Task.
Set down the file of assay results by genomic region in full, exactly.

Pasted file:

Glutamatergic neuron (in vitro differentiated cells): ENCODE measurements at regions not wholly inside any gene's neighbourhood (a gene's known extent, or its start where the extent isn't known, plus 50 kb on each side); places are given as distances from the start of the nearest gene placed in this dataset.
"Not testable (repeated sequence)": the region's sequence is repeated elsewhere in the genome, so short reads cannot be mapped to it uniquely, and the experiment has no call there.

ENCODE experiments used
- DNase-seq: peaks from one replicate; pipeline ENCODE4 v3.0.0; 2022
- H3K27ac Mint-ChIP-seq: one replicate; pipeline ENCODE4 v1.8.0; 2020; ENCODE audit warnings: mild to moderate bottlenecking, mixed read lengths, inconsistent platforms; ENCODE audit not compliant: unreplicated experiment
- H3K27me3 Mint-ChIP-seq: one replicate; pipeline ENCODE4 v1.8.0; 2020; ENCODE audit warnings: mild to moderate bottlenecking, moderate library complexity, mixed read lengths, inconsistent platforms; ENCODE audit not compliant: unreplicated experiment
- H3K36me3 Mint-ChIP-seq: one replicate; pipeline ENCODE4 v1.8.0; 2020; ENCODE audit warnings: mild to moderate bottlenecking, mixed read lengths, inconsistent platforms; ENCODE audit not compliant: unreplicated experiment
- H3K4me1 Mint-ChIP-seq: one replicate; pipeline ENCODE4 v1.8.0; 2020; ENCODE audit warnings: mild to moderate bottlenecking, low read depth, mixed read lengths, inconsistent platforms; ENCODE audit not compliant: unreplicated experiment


Glutamatergic neuron (in vitro differentiated cells): ENCODE measurements at regions not wholly inside any gene's neighbourhood (a gene's known extent, or its start where the extent isn't known, plus 50 kb on each side); places are given as distances from the start of the nearest gene placed in this dataset.
"Not testable (repeated sequence)": the region's sequence is repeated elsewhere in the genome, so short reads cannot be mapped to it uniquely, and the experiment has no call there.

ENCODE experiments used
- DNase-seq: peaks from one replicate; pipeline ENCODE4 v3.0.0; 2022
- H3K27ac Mint-ChIP-seq: one replicate; pipeline ENCODE4 v1.8.0; 2020; ENCODE audit warnings: mild to moderate bottlenecking, mixed read lengths, inconsistent platforms; ENCODE audit not compliant: unreplicated experiment
- H3K27me3 Mint-ChIP-seq: one replicate; pipeline ENCODE4 v1.8.0; 2020; ENCODE audit warnings: mild to moderate bottlenecking, moderate library complexity, mixed read lengths, inconsistent platforms; ENCODE audit not compliant: unreplicated experiment
- H3K36me3 Mint-ChIP-seq: one replicate; pipeline ENCODE4 v1.8.0; 2020; ENCODE audit warnings: mild to moderate bottlenecking, mixed read lengths, inconsistent platforms; ENCODE audit not compliant: unreplicated experiment
- H3K4me1 Mint-ChIP-seq: one replicate; pipeline ENCODE4 v1.8.0; 2020; ENCODE audit warnings: mild to moderate bottlenecking, low read depth, mixed read lengths, inconsistent platforms; ENCODE audit not compliant: unreplicated experiment